This document was edited May 25th 2010 by Mike Tyka. This application in mini was created and documented by Mike Tyka, et al.
The "relax" application in Rosetta carries out the task of simple structural refinement of fullatom Rosetta models. It can also read Centroid models, in which case it will convert the model into a fullatom model and pack the sidechains. Relax does not carry out any extensive refinement and only searches the local conformational space neighbourhood.
Relax takes as input one or more structures in silent or PDB format. All JD2 options apply (see JD2 Documentation for more details)
Relax outputs one or more structures in silent or PDB format. All JD2 output options apply (see JD2 Documentation for more details) As always -nstruct regulates the number of outputs per input structure.
relax.linuxgccrelease -database ~/rosetta_database -in:file:s input.pdb -in:file:fullatom -native 1a19.pdb -out:file:silent default.out -relax:quick
Relax can take all general file IO options common to all Rosetta applications written with JD2: (see JD2 documentation for details)
-database Path to rosetta databases -in:file:s Input pdb file(s) -in:file:silent Input silent file -in:file:fullatom Read as fullatom input structure -score:weights Supply a different weights file (default is score12) -score:patch Supply a different patch file (default is score12) -run:shuffle Use shuffle mode, treat structures in random order -nstruct Make how many decoys per input structure ?
Options specific to relax
Simple Options: -relax:fast Do a simple, small cycle number (5) fast relax (DEFAULT) -relax:thorough Do a preset, large cycle number (15) fast relax Advanced Options: -relax:script <file> Do custom script relax (you can supply a custom script file) Constraints: -constraints:cst_fa_file <filename> Add constraints from the constraint file(*) -relax:constrain_relax_to_start_coords Add coordinate constraints to backbone heavy atoms, based on the input structure. -relax:constrain_relax_to_native_coords Add coordinate constraints to backbone heavy atoms, based on the structure passed to -in:file:native. -relax:coord_constrain_sidechains Also add coordinate constraints to sidechain heavy atoms (requires one of previous two options) -relax:coord_cst_stdev <stdev> Set the strength of coordinate constraints (smaller=tighter) -relax:coord_cst_width <width> If set, use flat-bottomed constraints instead of harmonic constraints, with a bottom width of <width> -relax:ramp_constraints false When explicitly set to false, do not ramp down constraints (does not affect ramping in custom scripts) Deprecated Modes (don't use): -relax:classic Do an old old deprecated "classic" relax mode (slow and poor performance)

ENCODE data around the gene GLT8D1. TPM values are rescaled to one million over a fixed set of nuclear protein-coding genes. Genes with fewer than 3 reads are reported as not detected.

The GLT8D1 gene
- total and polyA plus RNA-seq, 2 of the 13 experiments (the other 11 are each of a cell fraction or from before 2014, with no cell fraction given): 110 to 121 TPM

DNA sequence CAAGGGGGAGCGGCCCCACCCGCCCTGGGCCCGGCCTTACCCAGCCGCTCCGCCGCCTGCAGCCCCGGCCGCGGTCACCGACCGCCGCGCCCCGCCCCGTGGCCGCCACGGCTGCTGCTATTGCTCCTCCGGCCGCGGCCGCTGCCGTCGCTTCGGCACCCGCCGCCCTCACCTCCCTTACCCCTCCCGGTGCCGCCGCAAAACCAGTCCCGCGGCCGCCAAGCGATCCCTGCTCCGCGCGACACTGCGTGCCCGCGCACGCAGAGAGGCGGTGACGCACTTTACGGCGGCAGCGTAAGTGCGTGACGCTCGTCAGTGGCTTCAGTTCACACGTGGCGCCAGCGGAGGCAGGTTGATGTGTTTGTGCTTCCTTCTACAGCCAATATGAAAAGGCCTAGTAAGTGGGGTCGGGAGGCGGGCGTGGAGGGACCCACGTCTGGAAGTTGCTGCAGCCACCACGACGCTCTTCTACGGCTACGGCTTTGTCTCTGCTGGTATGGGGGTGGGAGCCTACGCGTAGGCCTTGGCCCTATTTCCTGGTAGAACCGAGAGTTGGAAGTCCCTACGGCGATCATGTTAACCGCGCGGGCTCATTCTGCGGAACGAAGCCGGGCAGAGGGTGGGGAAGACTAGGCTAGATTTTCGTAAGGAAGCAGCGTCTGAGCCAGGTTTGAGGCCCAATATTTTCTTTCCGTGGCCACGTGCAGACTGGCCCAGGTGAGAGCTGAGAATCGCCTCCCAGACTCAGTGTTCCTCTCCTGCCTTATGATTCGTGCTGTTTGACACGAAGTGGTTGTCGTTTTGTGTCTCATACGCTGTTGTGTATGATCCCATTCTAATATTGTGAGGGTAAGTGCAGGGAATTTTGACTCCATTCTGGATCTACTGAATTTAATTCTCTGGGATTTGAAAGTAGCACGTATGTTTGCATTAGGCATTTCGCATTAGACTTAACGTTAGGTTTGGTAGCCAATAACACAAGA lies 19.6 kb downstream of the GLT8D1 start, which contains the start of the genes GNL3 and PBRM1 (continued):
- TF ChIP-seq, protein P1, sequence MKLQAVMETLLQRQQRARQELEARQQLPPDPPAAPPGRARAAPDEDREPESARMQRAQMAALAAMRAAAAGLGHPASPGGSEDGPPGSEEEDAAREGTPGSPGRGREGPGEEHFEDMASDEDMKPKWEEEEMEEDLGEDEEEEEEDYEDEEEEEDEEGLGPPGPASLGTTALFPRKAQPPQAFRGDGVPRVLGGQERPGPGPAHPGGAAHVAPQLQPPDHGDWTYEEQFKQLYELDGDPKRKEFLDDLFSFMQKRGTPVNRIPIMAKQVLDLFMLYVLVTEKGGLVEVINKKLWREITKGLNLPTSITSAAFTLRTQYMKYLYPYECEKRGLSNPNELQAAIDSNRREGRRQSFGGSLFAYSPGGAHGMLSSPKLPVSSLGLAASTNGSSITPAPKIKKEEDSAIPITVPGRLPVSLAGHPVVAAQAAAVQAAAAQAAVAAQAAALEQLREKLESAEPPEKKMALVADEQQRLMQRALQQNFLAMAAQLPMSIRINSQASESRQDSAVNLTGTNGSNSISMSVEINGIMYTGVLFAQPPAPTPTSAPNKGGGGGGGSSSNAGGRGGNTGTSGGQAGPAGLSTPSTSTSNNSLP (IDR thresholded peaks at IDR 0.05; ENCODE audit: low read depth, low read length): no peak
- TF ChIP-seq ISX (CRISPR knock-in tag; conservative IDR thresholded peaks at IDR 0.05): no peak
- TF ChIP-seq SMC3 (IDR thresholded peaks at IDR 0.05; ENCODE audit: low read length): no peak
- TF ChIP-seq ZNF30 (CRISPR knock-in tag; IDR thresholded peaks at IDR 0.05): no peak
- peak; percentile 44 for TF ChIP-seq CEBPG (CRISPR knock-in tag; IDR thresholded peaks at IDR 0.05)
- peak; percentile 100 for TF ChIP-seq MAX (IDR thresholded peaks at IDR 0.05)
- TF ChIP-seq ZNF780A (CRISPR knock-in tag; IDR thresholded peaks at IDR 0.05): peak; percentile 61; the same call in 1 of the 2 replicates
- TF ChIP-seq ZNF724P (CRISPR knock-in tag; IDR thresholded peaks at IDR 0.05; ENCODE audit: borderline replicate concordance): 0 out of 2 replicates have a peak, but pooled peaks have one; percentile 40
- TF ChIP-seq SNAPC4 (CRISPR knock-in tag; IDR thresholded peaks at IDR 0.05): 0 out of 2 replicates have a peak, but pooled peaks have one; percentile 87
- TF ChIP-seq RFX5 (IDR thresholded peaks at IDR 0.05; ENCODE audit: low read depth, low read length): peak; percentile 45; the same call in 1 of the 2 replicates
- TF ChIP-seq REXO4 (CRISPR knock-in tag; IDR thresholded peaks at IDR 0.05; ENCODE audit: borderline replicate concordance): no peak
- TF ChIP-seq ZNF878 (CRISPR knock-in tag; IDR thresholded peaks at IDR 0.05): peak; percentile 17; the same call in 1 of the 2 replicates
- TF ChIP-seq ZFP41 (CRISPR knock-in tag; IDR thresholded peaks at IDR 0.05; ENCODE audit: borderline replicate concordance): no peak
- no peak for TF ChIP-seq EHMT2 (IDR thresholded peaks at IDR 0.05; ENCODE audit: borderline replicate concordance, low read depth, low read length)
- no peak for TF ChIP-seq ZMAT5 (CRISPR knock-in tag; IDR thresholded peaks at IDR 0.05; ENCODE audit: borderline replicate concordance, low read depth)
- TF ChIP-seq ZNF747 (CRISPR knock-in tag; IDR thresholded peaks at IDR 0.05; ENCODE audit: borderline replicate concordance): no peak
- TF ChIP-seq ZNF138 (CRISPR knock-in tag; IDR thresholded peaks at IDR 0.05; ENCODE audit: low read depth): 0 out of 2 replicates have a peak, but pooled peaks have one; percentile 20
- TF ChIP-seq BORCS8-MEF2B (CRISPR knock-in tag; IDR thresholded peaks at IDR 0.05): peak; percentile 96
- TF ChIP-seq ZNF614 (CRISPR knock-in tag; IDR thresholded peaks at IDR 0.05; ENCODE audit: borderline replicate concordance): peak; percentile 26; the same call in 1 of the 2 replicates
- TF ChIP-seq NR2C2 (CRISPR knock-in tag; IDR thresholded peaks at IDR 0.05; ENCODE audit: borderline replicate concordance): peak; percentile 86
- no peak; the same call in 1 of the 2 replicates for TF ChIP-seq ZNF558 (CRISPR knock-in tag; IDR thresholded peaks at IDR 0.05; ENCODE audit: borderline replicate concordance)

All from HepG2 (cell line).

(*) See Constraint File Format
The example above with input files can be found in demo/relax/ Just execute the run.sh script.
Relax returns full-atom relaxed structures. Relax is a general purpose protocol and used in many different applications where fullatom structures are required at the end. In most cases relax is the last step in a larger protocol and the lowest energy structures are of interest to the user.
For virtually all situations it should be sufficient to use either -relax:quick or -relax:thorough and not worry about all the options.
The fast relax modes work by running many sidechain repack and minimisation cycles ramping up and down the repulsive weight of the forcefield. This sort of "pulses" the structure in successive collapse and expansion phases which "wiggles" the atoms into a low energy state. No explicit moves are done (this was found not to be useful as most moves are rejected and dont help lowering the energy). Not that despite that fact, the structure can change up to 2-3 A from the starting conformation during the minimisation cycles.